by Rebecca Cooney
Two girls, alone in the world,
tell themselves a story.
They are waiting for the knock at the door
from the man who sinks to his knees in relief
and tells them they are heir to a vast fortune
and probably a castle
(because that is how these stories go).
The knock on the door never comes.
So instead they build themselves a castle
out of lost baby teeth and sellotape
and things they find in charity shops.
Sometimes a life looks like a castle,
when what it has taught you so far is to build battlements.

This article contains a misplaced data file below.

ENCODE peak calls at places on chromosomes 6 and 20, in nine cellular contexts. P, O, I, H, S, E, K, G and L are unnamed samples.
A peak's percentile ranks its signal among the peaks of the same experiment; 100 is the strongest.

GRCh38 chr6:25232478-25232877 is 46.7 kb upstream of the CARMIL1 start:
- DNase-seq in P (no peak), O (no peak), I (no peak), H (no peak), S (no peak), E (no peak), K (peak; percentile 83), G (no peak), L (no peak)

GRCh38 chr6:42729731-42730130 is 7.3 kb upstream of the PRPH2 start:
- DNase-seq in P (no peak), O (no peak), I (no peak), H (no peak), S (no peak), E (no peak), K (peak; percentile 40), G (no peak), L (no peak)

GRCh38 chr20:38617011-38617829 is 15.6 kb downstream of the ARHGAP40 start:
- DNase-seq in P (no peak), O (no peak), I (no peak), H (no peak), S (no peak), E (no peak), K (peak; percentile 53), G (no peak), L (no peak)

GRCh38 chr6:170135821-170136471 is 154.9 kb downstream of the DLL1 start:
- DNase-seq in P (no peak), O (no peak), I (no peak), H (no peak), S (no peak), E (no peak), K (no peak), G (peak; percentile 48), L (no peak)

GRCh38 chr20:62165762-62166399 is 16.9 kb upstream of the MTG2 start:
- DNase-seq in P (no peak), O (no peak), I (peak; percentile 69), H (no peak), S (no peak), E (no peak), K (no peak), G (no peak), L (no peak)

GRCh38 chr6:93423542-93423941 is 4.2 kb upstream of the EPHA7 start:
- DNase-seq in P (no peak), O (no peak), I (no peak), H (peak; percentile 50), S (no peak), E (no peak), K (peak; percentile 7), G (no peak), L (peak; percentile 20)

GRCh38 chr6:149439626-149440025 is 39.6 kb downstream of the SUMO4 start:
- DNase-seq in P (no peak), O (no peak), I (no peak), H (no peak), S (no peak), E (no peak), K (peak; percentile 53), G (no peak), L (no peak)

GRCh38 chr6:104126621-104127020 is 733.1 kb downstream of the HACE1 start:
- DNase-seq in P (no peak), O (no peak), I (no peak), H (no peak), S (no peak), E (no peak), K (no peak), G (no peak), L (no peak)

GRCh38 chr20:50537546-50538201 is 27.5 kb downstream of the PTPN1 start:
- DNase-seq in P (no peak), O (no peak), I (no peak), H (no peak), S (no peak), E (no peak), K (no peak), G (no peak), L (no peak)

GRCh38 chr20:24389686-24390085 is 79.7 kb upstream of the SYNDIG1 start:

Centuries later, you,
descendent in the ascendent,
come into your inheritance of defensive earthworks
You replace arrow slits with bow windows
because the war is over now, and what you need,
you say, is light.
But look at you
pouring oil from the casements at 1am
in a vicious fight with someone you love,
prizing arrowheads from the wall by the kettle
and firing them back into the darkness.
You open your mouth to curse
and your mother’s voice comes out.
She tells you a story about a knock at the door.
You know there is no one coming,
but you make a cup of tea
and sit yourself down to wait.